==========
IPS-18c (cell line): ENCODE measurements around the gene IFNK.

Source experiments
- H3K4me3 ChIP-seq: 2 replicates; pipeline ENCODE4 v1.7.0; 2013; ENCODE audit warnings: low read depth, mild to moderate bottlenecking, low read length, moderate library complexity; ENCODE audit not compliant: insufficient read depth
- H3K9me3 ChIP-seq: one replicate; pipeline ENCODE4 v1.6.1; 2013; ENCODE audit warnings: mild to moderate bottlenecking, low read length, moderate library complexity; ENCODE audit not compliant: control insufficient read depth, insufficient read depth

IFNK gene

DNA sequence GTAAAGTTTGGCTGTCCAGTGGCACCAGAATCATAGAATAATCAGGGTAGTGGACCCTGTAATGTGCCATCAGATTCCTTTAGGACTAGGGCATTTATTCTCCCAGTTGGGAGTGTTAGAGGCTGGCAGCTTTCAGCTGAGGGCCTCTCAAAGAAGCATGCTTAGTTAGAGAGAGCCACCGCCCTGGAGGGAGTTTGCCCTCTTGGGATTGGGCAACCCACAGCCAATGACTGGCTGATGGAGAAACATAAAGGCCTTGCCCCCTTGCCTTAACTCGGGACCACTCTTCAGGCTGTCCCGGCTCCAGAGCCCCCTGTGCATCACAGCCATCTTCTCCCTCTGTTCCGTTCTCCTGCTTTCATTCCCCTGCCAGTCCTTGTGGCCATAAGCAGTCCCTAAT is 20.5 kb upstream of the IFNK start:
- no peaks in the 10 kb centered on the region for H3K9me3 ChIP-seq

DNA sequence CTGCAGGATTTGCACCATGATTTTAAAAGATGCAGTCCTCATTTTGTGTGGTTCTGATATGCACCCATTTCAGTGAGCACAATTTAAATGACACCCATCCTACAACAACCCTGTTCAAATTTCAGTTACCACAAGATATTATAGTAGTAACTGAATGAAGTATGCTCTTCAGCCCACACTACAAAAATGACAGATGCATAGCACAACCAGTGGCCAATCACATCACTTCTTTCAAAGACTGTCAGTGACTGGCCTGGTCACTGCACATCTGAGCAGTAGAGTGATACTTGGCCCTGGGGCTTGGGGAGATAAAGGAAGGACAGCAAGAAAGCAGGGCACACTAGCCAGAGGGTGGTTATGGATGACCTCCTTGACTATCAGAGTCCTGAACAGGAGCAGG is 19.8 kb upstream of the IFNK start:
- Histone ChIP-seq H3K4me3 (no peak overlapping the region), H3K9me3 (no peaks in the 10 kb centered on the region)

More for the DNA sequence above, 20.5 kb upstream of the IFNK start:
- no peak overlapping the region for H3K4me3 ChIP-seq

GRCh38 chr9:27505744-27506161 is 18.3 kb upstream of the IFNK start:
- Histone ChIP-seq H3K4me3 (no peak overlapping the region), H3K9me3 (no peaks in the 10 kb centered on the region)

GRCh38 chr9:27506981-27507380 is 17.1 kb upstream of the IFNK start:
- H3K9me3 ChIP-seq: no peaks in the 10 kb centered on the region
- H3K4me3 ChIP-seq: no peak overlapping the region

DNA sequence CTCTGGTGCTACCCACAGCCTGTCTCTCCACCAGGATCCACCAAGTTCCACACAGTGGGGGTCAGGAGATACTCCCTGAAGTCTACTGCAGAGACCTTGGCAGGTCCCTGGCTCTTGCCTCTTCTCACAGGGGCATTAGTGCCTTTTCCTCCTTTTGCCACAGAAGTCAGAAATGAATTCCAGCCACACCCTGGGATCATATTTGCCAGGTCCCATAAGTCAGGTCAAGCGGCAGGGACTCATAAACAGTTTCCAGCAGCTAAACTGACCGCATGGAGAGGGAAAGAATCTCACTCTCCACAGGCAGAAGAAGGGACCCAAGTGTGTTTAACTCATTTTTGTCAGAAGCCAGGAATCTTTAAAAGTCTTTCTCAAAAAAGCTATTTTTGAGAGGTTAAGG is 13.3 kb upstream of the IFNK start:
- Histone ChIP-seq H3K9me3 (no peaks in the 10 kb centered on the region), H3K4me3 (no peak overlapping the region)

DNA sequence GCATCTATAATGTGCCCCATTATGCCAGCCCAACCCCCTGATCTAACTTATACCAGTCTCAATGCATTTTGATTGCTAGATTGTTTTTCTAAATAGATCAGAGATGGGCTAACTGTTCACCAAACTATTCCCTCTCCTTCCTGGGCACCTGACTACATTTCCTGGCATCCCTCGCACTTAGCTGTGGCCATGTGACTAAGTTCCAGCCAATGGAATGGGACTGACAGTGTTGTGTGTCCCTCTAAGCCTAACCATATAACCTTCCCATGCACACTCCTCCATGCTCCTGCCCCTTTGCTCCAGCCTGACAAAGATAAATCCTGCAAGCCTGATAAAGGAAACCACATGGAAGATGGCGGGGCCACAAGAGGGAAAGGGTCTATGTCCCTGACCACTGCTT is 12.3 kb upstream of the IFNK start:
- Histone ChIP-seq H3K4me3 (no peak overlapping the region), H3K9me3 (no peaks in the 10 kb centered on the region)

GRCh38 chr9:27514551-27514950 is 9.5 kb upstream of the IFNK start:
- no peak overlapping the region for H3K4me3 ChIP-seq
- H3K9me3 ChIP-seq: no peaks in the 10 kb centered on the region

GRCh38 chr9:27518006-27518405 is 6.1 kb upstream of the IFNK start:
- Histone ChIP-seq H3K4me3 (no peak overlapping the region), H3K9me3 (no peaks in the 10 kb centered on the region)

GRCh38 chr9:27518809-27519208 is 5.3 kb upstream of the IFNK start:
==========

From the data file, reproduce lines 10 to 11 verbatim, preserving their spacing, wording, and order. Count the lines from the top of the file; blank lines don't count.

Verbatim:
More for the DNA sequence above, 20.5 kb upstream of the IFNK start:
- no peak overlapping the region for H3K4me3 ChIP-seq